Saturday, 6 February 2016

Atithi Devo Bhava? Indian Intolerance is at 100% & Rising…

India has always denied claims of being racist and Indians absolutely hate the guts of those who dare to call us racist. The one argument – that we are a multi-cultural nation – is the defence used to thwart any racism related allegation upon our spotless robe tolerance and brotherhood.

A Tanzanian student was stripped and made to parade around the roads of Bengaluru, the place we proudly call the ‘Silicon Valley’ of India, because a Sudanese man ran over an Indian woman at that spot. She was harassed, beaten; her car set on fire and received no help from the police – all because she was from the same continent as the person who committed a crime.

Political leaders then even had the ever-present audacity to claim this was not a racist attack when African embassies came out in outrage of the horrific incident. Although Sushma Swaraj did condemn the incident, the damage is done and there is no guarantee that it will not happen again. This is not even an isolated incident. Media reports suggest that hate crimes are taking place all over the country.

What is even more appalling and shameful is that the 'Invest Karnataka 2016-Global Investors Meet’ took place in the same city just three days later where N R Narayana Murthy, founder of Infosys, made a statement at that forum which needs mention here because he said, “My request to the state chief minister (Siddaramaiah) and industries minister (R V Deshpande) is to help us make Bengaluru more liveable for all, especially youngsters, by improving its infrastructure and quality of life.”

While the world is moving forward, leaving behind discriminations of caste, creed and colour; our country seems to be regressing into the dark ages of witch hunts, lynching, racial profiling and mob justice. And if this has happened in one of the major cities of the nation, it is shuddering to think of what happens in other areas.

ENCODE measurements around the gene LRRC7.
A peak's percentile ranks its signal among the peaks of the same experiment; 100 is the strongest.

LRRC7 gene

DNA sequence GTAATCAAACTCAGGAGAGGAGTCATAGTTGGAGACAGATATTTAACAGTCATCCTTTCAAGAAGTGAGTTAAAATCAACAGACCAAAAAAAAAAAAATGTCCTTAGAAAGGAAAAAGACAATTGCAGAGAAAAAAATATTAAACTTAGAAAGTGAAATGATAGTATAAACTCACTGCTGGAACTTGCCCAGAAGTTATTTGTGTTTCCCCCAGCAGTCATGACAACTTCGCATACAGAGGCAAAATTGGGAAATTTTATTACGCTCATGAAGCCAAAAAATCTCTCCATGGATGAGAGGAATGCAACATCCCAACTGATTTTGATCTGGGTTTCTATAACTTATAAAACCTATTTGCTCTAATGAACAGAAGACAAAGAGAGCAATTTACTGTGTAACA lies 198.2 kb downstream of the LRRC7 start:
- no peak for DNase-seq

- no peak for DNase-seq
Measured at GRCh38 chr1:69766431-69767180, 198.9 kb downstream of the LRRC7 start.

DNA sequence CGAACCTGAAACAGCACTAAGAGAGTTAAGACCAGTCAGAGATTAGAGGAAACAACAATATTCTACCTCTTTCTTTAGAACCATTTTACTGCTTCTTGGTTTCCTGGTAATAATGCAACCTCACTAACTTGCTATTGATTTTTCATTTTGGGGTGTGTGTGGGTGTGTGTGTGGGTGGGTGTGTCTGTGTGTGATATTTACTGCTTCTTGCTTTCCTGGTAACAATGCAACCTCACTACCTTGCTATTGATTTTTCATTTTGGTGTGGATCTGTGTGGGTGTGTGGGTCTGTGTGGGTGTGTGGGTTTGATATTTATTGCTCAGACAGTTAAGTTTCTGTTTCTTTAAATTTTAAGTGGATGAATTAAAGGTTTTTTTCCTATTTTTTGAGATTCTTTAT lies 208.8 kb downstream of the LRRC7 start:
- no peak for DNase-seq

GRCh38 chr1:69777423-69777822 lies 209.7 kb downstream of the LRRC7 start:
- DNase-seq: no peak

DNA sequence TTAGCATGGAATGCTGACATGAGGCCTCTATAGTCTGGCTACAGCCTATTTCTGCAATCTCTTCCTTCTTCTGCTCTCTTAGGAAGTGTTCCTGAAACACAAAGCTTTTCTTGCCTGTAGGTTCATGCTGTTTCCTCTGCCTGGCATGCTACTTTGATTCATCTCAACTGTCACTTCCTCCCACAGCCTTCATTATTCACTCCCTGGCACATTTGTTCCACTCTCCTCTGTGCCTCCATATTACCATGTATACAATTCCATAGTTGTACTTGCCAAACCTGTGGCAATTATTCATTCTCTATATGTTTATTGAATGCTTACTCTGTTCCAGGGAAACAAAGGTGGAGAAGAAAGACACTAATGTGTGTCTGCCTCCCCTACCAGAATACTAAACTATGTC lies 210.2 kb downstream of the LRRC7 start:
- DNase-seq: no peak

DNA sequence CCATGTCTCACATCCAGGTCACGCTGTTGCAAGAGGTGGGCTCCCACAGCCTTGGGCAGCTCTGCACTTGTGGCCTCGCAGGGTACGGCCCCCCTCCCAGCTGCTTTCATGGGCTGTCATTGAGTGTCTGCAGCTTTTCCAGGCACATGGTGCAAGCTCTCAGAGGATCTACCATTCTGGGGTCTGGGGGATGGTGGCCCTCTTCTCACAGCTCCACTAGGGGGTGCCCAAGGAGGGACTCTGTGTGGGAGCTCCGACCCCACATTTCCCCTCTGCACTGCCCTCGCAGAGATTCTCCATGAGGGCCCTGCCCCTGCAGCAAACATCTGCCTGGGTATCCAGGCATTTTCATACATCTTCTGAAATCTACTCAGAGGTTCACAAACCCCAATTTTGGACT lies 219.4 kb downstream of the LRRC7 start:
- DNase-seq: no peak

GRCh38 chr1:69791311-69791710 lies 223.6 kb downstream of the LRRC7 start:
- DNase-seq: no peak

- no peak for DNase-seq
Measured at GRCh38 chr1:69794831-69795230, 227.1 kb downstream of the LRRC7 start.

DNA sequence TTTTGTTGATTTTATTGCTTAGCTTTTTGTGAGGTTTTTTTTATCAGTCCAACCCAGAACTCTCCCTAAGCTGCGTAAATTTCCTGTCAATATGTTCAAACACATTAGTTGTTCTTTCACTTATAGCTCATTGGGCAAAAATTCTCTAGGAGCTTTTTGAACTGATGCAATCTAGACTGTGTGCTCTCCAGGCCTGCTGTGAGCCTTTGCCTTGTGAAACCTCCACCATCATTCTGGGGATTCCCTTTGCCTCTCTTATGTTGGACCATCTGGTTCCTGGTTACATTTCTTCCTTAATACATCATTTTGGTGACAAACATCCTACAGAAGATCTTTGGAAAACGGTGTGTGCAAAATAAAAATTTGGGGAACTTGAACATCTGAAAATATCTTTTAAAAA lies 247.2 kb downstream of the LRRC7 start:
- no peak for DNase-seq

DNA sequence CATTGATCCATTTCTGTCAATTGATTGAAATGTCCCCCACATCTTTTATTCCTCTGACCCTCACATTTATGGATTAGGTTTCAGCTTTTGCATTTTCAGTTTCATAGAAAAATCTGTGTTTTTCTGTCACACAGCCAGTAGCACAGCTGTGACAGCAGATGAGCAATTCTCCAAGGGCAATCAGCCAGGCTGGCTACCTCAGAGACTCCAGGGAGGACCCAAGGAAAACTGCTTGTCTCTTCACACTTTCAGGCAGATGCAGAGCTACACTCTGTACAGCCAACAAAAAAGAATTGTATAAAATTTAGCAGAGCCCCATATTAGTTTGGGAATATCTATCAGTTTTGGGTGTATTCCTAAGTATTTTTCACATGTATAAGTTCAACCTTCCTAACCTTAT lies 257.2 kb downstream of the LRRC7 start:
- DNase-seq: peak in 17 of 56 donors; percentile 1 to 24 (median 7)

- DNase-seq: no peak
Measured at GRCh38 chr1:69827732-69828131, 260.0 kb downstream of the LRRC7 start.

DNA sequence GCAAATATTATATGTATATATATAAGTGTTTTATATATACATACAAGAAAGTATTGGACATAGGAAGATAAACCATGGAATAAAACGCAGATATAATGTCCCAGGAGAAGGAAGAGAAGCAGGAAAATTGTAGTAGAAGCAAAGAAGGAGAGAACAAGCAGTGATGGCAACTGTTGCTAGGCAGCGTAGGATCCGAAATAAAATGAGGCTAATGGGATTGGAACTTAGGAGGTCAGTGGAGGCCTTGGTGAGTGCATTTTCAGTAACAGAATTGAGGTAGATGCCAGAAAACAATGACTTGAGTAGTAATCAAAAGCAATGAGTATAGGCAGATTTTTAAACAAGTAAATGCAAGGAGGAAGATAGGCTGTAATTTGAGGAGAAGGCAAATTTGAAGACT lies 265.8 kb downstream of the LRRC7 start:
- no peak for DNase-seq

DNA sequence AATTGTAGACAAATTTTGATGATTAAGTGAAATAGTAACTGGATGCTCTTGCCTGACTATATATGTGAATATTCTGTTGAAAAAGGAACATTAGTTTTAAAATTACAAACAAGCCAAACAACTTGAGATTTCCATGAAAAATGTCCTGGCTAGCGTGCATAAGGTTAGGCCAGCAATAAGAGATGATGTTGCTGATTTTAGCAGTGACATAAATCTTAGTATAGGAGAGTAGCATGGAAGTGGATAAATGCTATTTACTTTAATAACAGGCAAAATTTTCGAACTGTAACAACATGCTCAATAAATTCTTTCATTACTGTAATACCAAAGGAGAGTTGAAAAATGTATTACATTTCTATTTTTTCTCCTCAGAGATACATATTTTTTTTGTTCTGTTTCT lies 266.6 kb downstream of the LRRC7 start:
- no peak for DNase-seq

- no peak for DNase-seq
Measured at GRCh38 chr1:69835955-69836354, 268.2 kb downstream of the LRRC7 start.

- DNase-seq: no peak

In the post, The Wrong Colour of Skin – I wrote of how hypocritical we Indians are of our skin colour, about how we blame foreigners for racism and how our brand of racism is much, much worse.

Monday, 1 February 2016

Stuck in Smoke: The Fear of Police Brutality

As a journalist, coming home late is so normal that no time is late anymore per se but by normal standards, yes it was. And by late, I mean almost midnight.

This was a good day and since I did come back fast, I hadn’t had anything to eat. So I went to get a vada pav, which in case you’re wondering is a fried potato patty stuffed inside a bun and heated on a pan, sometimes with cheese.

The Incident

I just wanted to get the vada pav and get back home but no, events have to conspire on the one day I get home fast and that’s what happened here.

I got to the shop, ordered my cheese vada pav and then started reading the menu because there really isn’t much you can do while you wait. By the time I read half of it, my order was done and as I reached over the counter to take the parcel, I heard the shutters come down. Turning around, I saw one of the workers signalling all of us customers to be quiet and loudly whisper – POLICE.

I saw the time and sure enough, it was 12:00 am. The police had obviously come to shut down everything and we had been unlucky to be inside the place at that time.

It was then that it began. One of the dozen or so customers asked if the police would beat us if they found us. I thought he must be joking but turning around I saw that he and his friends were earnestly discussing this possibility which amused and worried me at the same time. Then the employees shut the lights off and the murmurs grew louder.

It amused me because I believe that the police could not beat us up for being there but I was apprehensive because I didn’t know for sure what the police would do. ‘Could’ and ‘would’ – the difference between knowing how things ideally work and not knowing how things will actually take place.

Image Courtesy:

After ten minutes or so of this conversation, an employee got an all-clear phone call from the other side of the shutter and he opened it just a little and let us out in pairs. It reminded me of a couple of movies where people are trying to cross international borders.

And I thought to myself,

“Are things really so bad?”

“Why is there fear even on a normal day in a busy part of the city?”

“Are these people right in mistrusting the police?”

“Do we need to fear the very people in charge of protecting us?”

“Is this paranoia or years of ingrained reality?”

And the most important thought,

“Is this the fear of one person creeping into all in a distressing environment or is this a mutual repressed feeling being triggered by a mere mention of atrocity?”

The Implications

The latter thought is scarier than the former and if true, needs to be addressed by the Ahmedabad City Police at the earliest because if the people don’t trust their protectors, who are they going to put their faith into?

The Next Step

I hope this post reaches the police department because I figure they should be concerned even if this is an isolated incident, which isn’t very likely.